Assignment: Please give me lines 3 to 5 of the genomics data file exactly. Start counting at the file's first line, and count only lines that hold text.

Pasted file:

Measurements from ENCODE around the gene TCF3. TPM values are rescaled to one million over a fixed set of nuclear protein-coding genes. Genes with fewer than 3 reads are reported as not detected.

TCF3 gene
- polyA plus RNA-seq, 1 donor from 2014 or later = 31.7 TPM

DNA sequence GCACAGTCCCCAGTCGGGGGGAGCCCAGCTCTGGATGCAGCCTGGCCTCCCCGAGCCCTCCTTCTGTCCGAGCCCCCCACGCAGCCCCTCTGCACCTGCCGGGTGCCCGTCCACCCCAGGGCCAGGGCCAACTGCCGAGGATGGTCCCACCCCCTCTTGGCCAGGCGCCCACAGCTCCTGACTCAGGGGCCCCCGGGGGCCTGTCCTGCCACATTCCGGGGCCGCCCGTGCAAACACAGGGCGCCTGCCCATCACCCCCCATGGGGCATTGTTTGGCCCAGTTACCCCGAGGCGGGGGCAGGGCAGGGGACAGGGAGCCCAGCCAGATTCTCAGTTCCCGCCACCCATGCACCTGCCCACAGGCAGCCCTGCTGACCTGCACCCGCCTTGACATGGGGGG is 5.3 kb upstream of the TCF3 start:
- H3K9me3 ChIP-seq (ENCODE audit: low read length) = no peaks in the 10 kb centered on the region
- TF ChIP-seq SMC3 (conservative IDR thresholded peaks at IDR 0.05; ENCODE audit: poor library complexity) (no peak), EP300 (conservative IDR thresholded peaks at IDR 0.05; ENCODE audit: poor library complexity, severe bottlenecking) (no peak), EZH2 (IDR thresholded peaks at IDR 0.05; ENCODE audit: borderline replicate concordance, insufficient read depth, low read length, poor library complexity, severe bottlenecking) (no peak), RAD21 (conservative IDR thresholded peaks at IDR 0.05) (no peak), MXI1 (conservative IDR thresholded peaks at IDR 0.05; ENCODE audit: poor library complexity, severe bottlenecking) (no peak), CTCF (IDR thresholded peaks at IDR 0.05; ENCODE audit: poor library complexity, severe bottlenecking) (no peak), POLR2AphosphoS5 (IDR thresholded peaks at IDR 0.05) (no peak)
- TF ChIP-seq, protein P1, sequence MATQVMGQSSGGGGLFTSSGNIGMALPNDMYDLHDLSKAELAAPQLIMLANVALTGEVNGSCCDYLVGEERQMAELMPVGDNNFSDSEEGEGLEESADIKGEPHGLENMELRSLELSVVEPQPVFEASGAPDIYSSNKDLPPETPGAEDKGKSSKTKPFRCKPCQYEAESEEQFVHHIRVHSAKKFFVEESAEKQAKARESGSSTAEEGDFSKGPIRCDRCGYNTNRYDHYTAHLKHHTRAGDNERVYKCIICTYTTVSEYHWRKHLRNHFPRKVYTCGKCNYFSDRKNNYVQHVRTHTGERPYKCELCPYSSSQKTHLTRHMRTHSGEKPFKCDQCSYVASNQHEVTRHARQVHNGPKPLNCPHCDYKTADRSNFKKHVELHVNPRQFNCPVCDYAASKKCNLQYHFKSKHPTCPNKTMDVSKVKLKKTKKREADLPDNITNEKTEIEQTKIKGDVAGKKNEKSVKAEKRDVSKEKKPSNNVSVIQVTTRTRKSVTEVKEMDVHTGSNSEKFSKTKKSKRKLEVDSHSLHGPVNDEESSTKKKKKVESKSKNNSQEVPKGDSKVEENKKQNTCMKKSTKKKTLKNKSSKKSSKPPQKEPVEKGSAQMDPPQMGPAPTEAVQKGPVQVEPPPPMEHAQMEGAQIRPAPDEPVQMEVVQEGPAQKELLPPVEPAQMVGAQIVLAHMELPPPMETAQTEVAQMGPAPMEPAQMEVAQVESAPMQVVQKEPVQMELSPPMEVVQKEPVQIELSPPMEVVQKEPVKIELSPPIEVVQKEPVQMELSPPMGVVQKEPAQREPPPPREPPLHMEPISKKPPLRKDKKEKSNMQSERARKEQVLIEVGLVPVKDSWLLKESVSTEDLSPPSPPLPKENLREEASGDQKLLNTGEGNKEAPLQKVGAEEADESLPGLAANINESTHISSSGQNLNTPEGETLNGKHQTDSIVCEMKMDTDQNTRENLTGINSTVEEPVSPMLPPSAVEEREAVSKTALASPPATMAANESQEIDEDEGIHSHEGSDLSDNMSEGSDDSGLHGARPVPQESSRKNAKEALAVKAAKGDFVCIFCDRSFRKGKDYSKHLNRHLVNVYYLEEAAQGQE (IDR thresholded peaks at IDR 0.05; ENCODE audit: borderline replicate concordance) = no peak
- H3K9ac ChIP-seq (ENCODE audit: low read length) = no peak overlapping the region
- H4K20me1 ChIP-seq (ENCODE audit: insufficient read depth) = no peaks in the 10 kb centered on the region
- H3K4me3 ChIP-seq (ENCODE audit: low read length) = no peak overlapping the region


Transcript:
- polyA plus RNA-seq, 1 donor from 2014 or later = 31.7 TPM

DNA sequence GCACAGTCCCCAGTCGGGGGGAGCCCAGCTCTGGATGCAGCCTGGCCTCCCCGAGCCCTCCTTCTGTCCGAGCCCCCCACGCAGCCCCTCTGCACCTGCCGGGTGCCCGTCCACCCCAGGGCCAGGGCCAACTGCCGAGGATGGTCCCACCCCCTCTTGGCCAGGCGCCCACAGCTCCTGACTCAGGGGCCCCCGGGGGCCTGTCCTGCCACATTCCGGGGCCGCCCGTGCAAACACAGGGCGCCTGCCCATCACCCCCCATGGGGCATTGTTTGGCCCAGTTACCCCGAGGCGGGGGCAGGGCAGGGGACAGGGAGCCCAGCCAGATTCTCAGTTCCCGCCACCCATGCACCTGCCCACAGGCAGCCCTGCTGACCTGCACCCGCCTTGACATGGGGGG is 5.3 kb upstream of the TCF3 start:
- H3K9me3 ChIP-seq (ENCODE audit: low read length) = no peaks in the 10 kb centered on the region